Like a detective working a cold case, an Indiana University-Purdue University Indianapolis anthropologist hopes to unravel the mystery of how a handful of coins, some dating back more than 1,000 years, wound up on a remote beach along Australia’s northern coastline.
Armed with a grant from the Australian Geographic Society, Ian McIntosh will lead an expedition in July to the long-abandoned Wessels Islands where the coins were found.
The ancient copper coins have little monetary value, but in archaeological terms are priceless, McIntosh said. The coins may even touch upon the discovery of Australia, as British explorer James Cook is credited with being the first European to have encountered the country’s eastern coastline in 1770.
The coins raise the possibility of shipwrecks that may have occurred along an early maritime trading route and bring to mind the ancient trading network that linked East Africa, Arabia, India and the Spice Islands over a thousand years ago. Not to mention Aboriginal folklore that speaks of a hidden cave near where the coins were found that is filled with doubloons and weaponry of an ancient era, McIntosh said.
In any case, McIntosh begins his quest for answers with a nearly 70-year-old map where X marks the spot and few other clues about the coins that now reside in a box in the back of a museum in Sydney, because people don’t know what to make of them, he said.
McIntosh, who is Australian, will be returning to the area where he lived for several years while working on his Ph.D.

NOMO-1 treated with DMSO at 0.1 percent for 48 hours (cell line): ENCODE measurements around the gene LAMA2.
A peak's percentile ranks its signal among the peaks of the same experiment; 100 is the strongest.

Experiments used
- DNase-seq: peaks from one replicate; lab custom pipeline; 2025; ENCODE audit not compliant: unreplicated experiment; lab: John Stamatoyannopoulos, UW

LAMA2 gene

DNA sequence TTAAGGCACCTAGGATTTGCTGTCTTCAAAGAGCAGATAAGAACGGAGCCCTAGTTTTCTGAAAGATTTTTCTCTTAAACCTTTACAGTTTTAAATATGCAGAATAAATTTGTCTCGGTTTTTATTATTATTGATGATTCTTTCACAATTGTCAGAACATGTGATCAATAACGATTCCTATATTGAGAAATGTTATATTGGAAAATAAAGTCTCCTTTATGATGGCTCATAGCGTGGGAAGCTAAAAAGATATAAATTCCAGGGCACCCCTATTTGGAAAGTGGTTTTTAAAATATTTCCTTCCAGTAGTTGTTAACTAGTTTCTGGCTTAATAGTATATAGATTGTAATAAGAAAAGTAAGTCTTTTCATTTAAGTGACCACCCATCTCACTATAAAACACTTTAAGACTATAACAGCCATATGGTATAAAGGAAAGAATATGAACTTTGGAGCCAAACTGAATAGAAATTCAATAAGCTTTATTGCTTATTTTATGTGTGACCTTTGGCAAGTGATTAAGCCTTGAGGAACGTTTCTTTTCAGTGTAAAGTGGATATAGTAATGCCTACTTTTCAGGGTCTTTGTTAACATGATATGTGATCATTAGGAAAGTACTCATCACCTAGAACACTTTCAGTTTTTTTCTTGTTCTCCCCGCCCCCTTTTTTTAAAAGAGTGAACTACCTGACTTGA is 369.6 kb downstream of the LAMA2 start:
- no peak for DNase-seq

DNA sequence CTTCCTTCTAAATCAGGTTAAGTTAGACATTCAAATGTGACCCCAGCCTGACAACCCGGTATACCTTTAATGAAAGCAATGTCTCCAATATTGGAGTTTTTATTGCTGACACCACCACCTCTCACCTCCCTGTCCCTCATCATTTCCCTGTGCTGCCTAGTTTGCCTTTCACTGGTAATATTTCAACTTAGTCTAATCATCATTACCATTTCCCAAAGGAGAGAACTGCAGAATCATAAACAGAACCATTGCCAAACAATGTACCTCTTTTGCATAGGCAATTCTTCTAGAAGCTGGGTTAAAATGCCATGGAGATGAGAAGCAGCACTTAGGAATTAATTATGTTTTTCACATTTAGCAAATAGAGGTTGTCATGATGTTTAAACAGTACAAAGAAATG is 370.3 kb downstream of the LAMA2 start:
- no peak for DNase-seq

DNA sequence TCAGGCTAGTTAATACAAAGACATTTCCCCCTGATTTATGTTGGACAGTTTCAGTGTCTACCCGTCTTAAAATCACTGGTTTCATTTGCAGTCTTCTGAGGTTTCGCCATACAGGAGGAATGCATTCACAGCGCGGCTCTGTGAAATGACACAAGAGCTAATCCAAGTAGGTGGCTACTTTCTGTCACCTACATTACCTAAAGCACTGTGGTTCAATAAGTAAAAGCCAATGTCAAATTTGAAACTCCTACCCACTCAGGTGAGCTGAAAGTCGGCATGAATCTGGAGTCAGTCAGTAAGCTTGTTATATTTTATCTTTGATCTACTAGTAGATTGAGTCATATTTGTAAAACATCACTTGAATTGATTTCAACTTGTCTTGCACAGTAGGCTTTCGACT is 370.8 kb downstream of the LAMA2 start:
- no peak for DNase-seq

The coins were found in 1944 by Maurie Isenberg, an Australian solder assigned to a forward radar station at Jensen Bay on the Wessel Islands. One day, while fishing in his spare time, he spotted several coins in the sand. Having little interest in coins at the time, he placed them in an airtight tin, where they remained until 1979 when he sent the coins off to have them identified.
Shortly after finding the coins, Isenberg drew an X on a map of the area that had been drawn by another soldier. McIntosh now possesses that map.
Four of the coins were identified as Dutch East India Company coins, with one dating back to 1690. The other five coins, dating from the 900s to 1300s, were African coins from the once flourishing Kilwa sultanate, now a World Heritage ruin located south of Zanzibar in Tanzania. The copper coins, the first to be produced in sub-Saharan Africa, were never in use beyond the immediate locality of East Africa and only one has ever been found elsewhere, and that was in Oman.
How and why do five Kilwa coins find their way to the Australian Outback? McIntosh said he believes an archaeological site survey, which has never been done, and an excavation will begin to answer those questions.
In partnership with the senior Aboriginal custodians for the Wessel Islands, McIntosh’s team, comprised of Australians and Americans, will include an historian, anthropologist, archaeologist and a geomorphologist, as well as Aboriginal rangers. They will survey the site where the coins were found, with a view to applying for an excavation permit from the relevant heritage authorities and planning the logistics of the excavation. The initial work to be done includes site surveys, mapping, recording, soil testing, and coastal erosion analysis.
There are so many unanswered questions with regards to the discovery of the African coins, McIntosh said. “Multiple theses have been put forward by noted scholars and the major goal is to piece together more of the puzzle. Is a shipwreck involved? Are there more coins? All options are on the table but only the proposed expedition can help us answer some of these perplexing questions.”